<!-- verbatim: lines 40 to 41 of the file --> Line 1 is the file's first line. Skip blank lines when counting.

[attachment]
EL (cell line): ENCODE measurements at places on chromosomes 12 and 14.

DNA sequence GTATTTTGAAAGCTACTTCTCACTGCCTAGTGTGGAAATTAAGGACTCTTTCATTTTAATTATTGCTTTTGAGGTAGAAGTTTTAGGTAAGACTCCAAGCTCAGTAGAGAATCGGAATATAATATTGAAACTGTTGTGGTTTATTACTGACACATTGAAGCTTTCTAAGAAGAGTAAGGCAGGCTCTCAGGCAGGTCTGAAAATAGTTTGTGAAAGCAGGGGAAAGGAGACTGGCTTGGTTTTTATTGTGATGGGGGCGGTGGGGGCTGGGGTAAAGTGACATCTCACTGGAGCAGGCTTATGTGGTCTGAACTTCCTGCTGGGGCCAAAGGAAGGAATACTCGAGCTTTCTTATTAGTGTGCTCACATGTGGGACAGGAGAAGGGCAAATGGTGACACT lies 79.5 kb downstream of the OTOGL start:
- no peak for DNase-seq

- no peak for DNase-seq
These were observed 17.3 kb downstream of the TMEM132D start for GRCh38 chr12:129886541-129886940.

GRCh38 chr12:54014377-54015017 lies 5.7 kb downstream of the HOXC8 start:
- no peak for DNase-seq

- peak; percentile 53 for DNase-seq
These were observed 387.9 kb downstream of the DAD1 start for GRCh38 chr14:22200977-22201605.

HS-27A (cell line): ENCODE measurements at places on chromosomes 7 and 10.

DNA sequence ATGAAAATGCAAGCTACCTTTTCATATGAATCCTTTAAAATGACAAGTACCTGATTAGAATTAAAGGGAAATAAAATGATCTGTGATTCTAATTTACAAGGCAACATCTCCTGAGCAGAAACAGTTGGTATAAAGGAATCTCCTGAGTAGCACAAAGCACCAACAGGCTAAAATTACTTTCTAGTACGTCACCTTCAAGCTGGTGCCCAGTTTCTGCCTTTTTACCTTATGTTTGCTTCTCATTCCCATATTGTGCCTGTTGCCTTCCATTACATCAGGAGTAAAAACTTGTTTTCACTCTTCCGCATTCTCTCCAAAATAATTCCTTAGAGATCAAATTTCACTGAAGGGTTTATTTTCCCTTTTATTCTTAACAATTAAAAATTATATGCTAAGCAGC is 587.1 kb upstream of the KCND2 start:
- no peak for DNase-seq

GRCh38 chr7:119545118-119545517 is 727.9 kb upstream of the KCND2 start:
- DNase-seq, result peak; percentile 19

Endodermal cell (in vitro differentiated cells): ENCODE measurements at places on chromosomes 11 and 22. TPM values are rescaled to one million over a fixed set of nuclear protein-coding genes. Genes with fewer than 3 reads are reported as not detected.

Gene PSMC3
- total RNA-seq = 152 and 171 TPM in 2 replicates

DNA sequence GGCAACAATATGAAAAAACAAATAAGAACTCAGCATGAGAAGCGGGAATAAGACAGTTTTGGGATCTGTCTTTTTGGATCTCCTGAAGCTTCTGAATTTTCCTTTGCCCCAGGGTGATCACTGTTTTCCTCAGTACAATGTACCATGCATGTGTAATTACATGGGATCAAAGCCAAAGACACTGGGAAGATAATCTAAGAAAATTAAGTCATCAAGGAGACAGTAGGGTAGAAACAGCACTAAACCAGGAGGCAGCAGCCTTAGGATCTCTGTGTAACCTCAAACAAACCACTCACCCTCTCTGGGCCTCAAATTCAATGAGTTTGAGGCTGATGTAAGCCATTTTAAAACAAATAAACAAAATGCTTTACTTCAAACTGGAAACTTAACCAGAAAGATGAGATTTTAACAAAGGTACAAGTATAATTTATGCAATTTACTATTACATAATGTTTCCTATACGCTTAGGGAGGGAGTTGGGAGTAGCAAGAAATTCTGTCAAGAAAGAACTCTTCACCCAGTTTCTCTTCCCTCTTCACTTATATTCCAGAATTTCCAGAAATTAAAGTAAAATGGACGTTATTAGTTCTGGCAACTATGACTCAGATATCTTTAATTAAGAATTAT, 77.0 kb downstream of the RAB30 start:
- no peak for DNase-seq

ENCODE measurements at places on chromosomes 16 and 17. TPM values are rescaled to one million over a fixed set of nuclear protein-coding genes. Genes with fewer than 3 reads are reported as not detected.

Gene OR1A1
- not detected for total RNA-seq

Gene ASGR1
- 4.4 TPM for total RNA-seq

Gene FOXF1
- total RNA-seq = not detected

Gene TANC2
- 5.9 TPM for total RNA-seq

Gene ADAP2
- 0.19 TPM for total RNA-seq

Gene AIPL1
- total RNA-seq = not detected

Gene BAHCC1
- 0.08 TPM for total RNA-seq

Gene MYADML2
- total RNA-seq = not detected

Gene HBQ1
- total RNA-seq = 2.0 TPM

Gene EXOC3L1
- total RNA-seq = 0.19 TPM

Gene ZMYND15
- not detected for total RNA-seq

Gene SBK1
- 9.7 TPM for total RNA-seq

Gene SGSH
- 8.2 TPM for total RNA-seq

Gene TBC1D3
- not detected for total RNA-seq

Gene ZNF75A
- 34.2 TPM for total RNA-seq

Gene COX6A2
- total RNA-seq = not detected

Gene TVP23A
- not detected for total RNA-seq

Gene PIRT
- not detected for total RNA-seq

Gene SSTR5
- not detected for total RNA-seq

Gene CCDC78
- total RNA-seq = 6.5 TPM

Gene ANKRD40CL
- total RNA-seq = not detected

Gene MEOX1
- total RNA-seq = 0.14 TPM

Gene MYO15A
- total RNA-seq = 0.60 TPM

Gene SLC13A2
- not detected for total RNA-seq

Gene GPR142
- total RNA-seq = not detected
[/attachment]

- total RNA-seq = 0.19 TPM

Gene ZMYND15